We hire in our restaurants for hospitality and personality, not restaurant experience. The food business can always be taught. Before we hire any individual, we explain the standards by which we operate. People will be held accountable to these standards. They need to know and understand the menu. Their uniform is going to be a professionally laundered white shirt, pressed, pants that have a crease, shoes that are polished. They will be well groomed and act professionally. Part of the value of the person is to hire strong, conscientious employees. Strong employees seek strong leadership that cares about the employee. They don’t want a free-for-all. When you have these disciplines along with a management style that requires you to build relationships, your employees will work together as a team.
Having said this, I will commit to never berate an employee. I say, “I will always treat you with dignity; I will speak to you in a very professional way; and you will be treated fairly.” That is valuing an employee, I believe. For many in business, it is much easier to get rid of someone than it is to work with them and develop them. Employees must be given the dignity to know where they stand and how they are doing. If we must fire somebody and it comes as a surprise to them, then we have not done our job.
Every employee needs to know where they stand and what they need to do to be successful. It is not easy to sit down and give a poor performance review. It’s unpleasant, but it’s valuing the person when it is done respectfully, clearly, and with a plan for development.
Gaining Employee Involvement
Why don’t more organizations get the idea of valuing people? It seems so obvious.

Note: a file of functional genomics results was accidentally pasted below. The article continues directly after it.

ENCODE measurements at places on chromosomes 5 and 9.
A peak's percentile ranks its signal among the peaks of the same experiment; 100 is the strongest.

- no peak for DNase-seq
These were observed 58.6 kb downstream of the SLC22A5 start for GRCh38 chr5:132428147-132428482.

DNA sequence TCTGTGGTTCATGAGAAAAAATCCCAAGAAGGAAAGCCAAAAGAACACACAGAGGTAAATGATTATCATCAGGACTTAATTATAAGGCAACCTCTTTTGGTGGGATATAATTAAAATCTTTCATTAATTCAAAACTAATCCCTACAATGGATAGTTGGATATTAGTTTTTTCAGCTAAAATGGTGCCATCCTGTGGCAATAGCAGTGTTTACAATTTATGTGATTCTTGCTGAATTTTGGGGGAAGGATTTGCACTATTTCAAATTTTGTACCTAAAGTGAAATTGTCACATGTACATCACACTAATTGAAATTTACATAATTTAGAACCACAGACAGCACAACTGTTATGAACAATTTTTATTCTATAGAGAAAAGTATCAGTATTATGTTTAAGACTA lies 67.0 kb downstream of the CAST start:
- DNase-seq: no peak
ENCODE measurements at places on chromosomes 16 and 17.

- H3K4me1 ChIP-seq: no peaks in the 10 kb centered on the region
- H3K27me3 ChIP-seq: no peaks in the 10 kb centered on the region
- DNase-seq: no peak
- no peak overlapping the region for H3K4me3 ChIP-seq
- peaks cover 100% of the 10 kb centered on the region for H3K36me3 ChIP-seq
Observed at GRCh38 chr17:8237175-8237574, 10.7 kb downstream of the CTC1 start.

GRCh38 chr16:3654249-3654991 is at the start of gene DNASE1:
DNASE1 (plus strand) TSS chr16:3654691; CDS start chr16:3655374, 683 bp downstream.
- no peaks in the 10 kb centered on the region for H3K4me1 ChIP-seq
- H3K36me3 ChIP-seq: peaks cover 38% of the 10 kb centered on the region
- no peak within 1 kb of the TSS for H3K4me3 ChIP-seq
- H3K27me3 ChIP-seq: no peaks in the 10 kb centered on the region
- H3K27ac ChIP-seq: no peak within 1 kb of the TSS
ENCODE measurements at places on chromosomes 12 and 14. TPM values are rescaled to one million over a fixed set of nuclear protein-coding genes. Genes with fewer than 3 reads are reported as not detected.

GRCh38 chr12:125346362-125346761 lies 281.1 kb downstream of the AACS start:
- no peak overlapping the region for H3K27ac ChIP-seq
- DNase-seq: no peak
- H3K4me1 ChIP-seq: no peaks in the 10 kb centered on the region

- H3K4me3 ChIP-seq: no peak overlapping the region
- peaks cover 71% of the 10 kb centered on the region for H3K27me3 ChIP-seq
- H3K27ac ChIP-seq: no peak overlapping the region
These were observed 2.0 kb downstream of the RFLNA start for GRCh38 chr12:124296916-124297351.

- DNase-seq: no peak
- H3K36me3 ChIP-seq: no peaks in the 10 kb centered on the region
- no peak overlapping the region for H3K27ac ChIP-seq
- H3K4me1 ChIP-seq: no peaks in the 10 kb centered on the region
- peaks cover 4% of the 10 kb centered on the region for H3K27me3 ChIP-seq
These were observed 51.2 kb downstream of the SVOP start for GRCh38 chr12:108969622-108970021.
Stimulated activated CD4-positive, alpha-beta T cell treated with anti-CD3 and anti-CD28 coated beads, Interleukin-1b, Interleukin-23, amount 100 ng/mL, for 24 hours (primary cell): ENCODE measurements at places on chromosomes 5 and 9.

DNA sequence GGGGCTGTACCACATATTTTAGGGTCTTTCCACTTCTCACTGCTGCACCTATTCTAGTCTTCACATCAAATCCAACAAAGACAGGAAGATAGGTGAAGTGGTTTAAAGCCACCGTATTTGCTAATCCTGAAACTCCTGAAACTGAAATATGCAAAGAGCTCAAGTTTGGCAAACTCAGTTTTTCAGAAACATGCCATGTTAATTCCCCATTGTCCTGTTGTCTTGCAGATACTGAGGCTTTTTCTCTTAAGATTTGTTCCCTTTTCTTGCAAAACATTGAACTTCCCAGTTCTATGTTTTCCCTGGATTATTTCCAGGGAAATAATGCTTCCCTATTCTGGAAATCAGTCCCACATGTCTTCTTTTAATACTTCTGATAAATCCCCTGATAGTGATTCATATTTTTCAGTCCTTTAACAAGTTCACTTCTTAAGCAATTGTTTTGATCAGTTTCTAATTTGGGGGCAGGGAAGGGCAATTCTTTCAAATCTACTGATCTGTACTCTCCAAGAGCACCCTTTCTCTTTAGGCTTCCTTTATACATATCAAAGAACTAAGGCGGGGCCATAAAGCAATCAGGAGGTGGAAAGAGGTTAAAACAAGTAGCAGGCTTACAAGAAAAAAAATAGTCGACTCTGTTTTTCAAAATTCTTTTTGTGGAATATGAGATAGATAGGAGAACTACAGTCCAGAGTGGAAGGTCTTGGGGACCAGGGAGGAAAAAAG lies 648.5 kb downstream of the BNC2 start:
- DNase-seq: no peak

Most organizations understand the need to value employees. It is just that they don’t know what to do. It is really hard to make it part of your culture. Wayne Alderson was the best at training the Value of the Person and living it. He was always the least busy of any busy guy I know because he always made time for people. I’d say, “Wayne, I need to get together for lunch some time.” He would say, “When? Let’s set it up right now.” This is what I mean by dealing with the little things and always following up. He was relentless, and that’s what it takes.
After Wayne passed, the Value of the Person team, led by my wife, Nancy, has continued to train, encourage and develop people and organizations like ours to take the steps needed to not just create a great culture rooted in relationships, but to sustain it by engaging people at all levels of the organization to adopt the principles and leadership style – making it a “way of life.”
The words, value of the person, sound easy, but to manage with this style is difficult. It is a more hands-on style of leadership. Some people resort to email and texting today, but that is so impersonal. It saves time and that’s why people do it. But if you are going to value people, you have to take time for people.
We have just instituted a very purposeful focus on developing a Value of the Person culture at our newest upscale casual restaurant, Juniper Grill, training at all levels from the GM to the dishwasher. It has shown what can happen when the words are not only heard but backed by a commitment. A commitment to apply the leadership style and make the tough changes needed throughout the organization. We measure our decisions against the Value of the Person-Theory R principles of leading and managing.
Since we moved in this direction, the spirit and enthusiasm within our restaurants is remarkable, employee to employee, with our guests and in the community. The by-product of “doing what is Right” has been experienced through better retention, happier employees and as a by-product a dramatic increase in sales. I am committed to developing the brand to be known not just for great food and atmosphere but for the Value of the Person. That is what everyone wants and desires, the motivating factor that makes an organization work.